I think the discourse is missing that it is exceptionally rare in the global video game market to see a video game with a Korean woman as the protagonist. Kim confirms to me that he defines Eve as a Korean woman, designed by Koreans, modeled on a Korean woman, voiced by a Korean woman and in a game made in Korea supported by a magnificent soundtrack (by master composer Keiichi Okabe of “Nier”) with Korean lyrics. It’s Korean-coded in every sense that phrase could mean, and Kim is well aware that it represents only a singular, narrow definition of beauty.

“By bringing this game to players, I have the opportunity to show the world how Korean beauty and Asian beauty can be different, how Asians differ from each other,” Kim said, referring to a global industry of the game mainly dominated by Japan. and the United States.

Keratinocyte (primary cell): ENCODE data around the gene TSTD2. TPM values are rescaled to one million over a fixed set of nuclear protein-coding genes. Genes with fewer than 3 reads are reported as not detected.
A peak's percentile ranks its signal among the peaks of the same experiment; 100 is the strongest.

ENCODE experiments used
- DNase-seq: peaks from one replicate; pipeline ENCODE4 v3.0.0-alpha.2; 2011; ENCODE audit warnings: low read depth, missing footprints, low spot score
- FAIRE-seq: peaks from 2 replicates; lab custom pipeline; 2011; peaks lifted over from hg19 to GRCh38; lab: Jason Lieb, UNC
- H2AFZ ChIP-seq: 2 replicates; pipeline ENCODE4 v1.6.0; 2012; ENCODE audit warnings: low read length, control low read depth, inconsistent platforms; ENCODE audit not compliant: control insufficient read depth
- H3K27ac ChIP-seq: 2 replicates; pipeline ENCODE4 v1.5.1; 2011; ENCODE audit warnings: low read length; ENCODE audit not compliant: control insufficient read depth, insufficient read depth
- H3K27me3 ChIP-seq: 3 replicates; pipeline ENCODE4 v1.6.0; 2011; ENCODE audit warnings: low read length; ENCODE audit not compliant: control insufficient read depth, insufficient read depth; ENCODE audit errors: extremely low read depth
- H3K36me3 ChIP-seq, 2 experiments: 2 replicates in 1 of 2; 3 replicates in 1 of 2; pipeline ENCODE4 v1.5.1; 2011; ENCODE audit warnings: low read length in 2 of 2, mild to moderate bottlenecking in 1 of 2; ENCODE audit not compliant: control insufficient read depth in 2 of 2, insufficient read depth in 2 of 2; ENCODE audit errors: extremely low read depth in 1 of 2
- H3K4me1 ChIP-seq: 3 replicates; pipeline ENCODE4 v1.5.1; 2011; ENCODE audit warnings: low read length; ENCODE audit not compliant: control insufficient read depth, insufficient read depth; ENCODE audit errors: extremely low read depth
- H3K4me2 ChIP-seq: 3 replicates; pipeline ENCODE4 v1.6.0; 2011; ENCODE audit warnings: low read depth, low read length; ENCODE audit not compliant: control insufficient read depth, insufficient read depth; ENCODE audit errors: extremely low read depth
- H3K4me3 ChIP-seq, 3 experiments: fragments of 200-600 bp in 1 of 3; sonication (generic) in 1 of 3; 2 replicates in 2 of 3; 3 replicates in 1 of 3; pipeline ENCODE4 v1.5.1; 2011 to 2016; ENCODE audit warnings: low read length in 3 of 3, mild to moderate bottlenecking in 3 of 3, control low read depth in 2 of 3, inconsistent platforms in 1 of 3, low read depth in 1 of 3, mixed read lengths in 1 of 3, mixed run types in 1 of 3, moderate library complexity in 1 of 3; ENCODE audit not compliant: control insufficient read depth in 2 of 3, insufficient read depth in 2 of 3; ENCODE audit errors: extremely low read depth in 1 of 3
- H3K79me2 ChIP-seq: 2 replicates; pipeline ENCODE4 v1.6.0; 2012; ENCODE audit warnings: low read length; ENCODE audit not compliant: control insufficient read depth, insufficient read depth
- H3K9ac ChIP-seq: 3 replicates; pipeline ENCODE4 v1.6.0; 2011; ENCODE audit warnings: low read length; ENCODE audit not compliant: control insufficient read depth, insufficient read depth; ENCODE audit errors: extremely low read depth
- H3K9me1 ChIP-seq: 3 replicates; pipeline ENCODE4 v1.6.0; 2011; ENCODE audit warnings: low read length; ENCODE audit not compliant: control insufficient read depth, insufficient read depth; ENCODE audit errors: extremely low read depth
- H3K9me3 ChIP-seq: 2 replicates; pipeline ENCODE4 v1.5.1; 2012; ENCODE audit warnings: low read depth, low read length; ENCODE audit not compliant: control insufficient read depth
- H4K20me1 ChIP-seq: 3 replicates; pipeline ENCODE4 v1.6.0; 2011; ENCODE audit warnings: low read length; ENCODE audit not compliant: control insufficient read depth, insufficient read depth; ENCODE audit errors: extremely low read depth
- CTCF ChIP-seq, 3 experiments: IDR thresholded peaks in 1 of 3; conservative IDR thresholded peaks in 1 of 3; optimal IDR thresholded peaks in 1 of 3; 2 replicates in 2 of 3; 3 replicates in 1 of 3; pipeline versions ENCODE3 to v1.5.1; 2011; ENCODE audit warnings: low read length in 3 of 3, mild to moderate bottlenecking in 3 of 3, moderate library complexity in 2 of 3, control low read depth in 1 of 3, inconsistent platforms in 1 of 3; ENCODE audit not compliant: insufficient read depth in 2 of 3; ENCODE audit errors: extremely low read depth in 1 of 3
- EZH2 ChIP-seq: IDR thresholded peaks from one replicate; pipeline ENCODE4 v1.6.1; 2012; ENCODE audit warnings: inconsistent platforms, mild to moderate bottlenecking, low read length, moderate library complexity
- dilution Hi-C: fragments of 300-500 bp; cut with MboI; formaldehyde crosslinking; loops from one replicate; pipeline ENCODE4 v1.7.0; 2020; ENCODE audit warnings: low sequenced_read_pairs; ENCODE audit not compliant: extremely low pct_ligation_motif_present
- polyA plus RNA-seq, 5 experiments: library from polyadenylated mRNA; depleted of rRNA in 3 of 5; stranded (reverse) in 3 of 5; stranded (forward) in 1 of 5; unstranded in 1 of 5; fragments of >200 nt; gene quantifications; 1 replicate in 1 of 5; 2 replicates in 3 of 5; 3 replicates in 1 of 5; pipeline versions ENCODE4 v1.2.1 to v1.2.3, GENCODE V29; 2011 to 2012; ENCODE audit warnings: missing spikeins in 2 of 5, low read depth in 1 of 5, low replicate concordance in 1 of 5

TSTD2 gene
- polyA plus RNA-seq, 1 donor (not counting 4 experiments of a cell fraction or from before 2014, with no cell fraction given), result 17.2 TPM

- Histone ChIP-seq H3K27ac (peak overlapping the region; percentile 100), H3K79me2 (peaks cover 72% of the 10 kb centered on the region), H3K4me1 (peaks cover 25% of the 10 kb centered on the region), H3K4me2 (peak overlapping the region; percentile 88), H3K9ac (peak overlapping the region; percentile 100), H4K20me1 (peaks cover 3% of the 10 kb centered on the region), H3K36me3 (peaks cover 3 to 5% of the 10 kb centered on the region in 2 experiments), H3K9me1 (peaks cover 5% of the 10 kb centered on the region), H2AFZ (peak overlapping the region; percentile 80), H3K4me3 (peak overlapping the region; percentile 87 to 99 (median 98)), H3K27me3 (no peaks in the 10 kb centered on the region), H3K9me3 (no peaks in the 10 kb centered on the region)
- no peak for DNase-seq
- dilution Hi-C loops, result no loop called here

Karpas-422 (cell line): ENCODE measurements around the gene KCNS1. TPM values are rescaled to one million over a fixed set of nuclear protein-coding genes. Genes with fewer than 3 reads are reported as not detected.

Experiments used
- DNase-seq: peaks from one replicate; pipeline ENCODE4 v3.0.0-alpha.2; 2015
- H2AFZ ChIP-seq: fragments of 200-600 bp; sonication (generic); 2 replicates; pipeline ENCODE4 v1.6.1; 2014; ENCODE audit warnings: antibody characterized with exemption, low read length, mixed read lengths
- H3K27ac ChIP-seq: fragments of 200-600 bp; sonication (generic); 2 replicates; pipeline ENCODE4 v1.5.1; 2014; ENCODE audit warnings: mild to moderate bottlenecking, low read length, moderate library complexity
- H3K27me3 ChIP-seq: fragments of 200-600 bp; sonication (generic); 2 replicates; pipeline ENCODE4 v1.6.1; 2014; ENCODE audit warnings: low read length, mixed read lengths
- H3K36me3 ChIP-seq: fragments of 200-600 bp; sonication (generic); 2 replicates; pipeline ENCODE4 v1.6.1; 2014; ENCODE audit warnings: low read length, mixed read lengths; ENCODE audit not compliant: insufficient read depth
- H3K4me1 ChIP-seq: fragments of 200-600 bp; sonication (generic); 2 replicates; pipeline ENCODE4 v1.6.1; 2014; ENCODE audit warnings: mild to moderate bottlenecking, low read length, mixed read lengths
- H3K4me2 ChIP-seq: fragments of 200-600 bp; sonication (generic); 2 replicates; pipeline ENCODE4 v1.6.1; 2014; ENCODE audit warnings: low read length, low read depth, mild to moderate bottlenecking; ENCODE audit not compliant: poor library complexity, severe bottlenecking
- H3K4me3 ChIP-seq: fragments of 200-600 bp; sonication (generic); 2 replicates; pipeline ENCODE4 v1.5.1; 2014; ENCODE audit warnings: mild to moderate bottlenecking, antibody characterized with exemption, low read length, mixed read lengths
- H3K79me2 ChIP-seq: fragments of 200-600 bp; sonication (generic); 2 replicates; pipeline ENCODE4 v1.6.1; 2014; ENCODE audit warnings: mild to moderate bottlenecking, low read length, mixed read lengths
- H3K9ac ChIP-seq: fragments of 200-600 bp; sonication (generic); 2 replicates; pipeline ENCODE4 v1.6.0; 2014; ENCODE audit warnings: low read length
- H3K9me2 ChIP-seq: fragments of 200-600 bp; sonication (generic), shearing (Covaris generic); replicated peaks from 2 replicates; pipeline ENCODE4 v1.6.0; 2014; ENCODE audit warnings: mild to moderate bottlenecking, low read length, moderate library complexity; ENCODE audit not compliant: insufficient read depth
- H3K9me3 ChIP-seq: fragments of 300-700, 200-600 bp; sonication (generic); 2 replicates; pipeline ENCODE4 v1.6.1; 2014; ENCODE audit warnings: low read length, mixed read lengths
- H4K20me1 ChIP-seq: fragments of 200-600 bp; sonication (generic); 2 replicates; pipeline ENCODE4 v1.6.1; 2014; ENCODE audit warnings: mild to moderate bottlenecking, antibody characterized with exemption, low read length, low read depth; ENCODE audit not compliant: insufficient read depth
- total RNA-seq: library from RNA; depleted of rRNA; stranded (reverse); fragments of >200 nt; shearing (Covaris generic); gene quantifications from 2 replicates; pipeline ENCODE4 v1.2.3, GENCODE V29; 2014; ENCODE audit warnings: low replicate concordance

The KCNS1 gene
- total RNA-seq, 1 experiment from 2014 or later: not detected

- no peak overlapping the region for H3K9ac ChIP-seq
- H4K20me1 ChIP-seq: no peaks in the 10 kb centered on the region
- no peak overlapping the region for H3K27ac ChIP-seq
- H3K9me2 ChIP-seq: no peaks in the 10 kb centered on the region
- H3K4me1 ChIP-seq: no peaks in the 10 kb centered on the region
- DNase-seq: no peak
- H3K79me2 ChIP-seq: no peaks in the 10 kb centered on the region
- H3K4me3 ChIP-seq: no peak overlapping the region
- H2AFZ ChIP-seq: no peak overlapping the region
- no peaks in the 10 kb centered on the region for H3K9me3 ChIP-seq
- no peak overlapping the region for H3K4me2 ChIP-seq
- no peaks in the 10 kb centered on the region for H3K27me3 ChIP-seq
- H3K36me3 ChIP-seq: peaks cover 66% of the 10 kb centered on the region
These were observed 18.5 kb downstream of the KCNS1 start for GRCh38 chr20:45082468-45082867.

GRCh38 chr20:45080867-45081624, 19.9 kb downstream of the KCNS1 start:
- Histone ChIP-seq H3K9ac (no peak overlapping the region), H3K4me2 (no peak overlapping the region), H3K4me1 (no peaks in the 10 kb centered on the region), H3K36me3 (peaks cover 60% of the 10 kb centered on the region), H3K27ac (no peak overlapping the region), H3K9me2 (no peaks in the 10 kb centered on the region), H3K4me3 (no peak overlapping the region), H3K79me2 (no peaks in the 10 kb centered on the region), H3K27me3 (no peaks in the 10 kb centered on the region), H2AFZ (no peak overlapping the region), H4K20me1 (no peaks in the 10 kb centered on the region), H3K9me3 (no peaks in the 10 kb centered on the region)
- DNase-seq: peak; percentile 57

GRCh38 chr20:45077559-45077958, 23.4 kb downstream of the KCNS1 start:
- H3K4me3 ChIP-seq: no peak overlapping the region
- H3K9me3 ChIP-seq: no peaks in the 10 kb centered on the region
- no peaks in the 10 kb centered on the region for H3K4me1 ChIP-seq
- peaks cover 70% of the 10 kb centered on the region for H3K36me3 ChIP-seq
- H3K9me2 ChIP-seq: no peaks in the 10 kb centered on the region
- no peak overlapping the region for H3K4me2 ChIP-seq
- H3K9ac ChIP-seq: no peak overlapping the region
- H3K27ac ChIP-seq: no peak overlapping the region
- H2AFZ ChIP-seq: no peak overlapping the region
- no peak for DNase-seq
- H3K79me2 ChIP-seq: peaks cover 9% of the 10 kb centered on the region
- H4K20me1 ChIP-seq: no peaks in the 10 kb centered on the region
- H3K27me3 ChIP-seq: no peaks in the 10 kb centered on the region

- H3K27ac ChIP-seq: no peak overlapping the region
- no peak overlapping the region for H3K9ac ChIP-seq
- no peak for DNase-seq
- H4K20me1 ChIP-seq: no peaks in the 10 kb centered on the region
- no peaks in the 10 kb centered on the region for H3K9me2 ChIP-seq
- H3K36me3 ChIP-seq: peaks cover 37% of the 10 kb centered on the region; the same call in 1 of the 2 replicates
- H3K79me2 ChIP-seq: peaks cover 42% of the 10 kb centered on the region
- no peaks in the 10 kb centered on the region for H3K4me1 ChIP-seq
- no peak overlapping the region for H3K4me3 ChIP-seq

The talk was particularly frustrating because “Stellar Blade” is the studio’s fantastic, if flawed, first attempt at developing a big-budget single-player action game. Kim is unusually blunt when citing his inspiration, “Nier: Automata,” often described by critics, including myself, as one of the medium’s masterpieces. Kim isn’t necessarily here to create a masterpiece; he simply enjoys wearing his influences on his sleeve.

“Of course there is pressure, but it has also been a very fun journey for me to create a game similar to “Nier”. As a fan, it was an enjoyable experience,” Kim said.